The government's crackdown on betting shops: A solution to a non-problem

 
Guy Bentley
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The government has unveiled tighter rules governing fixed odds betting terminals (FOBTs) and has given councils greater powers to prevent the spread of betting shops.

Bookies hoping to set up a new shop can now be stopped from doing so by councils refusing to accept planning applications.

Under the old system, book makers were able to open shop in a vacant building without being subject to onerous planning applications. The impetus behind the new measures has been the clustering of betting shops on Britain's high streets.

Communities Minister, Stephen Williams, said:

The Coalition Government is determined to build a stronger economy and a fairer society with healthy and diverse high streets that aren’t dominated by betting shops.

This approach is radically different to the solution proposed by MPs on the Commons Culture, Media and Sport select committee just last year.

In 2012, the committee concluded that the 2005 gambling act had created the perverse incentive of encouraging clustering of betting shops by removing the demand test and limiting the number of FOBTs to four per shop.

"We therefore recommend that local authorities be given the power to allow betting shops to have more than the current limit of four B2 machines per premises if they believe that it will help to deal with the issue of clustering," said the report.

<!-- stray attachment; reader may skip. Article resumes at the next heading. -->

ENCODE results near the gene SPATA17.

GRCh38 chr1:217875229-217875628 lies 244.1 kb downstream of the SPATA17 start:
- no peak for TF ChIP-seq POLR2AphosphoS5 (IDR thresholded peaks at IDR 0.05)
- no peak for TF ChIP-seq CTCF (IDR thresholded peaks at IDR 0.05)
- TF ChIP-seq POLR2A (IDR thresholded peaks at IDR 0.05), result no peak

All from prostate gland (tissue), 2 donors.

However, the government's reforms do not stop at allowing councils greater flexibility when it comes to planning permissions. Betting firms will now be required show how they are complying with social responsibility codes when applying for a license. Gamblers who want to bet £50 on one play of a FOBT, will now have to pay over the counter and interact with staff before playing.

At the start of the game, FOBTs will present users with a set of options to limit how much they want to spend and how long they would like to play. The machines will also display regular warning messages to encourage players to be "more aware of their gambling."

While not disastrous, the gaming industry could do without a series of extra burdens after being hit in the March budget by a rise in Machine Games Duty of five per cent to 25 per cent.

The betting industry has been subject to a host of attacks from politicians and campaigners, with Labour leader Ed Miliband saying FOBTs acted as "magnet for crime and antisocial behaviour." Some have gone so far as to label FOBTs the "crack-cocaine of gambling."

However, the evidence supporting claims that Britain is swamped by bookies or that FOBTs are wreaking havoc in vulnerable communities is remarkably thin.

In 2013, a report by Institute of Economic Affairs (IEA) investigated a series of most common complaints made against FOBTs. The report points out that Britons are not losing £46bn a year through FOBTs but a significantly more modest £1.5bn, equivalent to over the counter betting. This is because punters are winning £44.5bn or 97 per cent of what they put in.

The number of betting shops in the UK, contrary to popular belief, has not risen dramatically in recent years. From 2000 to 2012, the number of bookies rose by just 4.5 per cent, after falling to an all-time-low at the turn of the century. Furthermore, there is no clear evidence that there has been a marked rise in the prevalence of problem gambling since 1999.

The 2010 edition of the of British Gambling Prevalence Survey (BGPS) found that the proportions increased from 0.5 per cent of the adult population in 2007 to 0.7 per cent in 2010, which is not statistically significant. Britain also has a relatively low prevalence of problem gambling compared to other countries.

Author of the report, Christopher Snowdon, concluded:

These moral panics have all followed a remarkably similar template of overblown rhetoric, anecdotal evidence and fears about problem gambling which subsided after a few years when it became clear that the new activity was neither especially pernicious nor particularly contagious.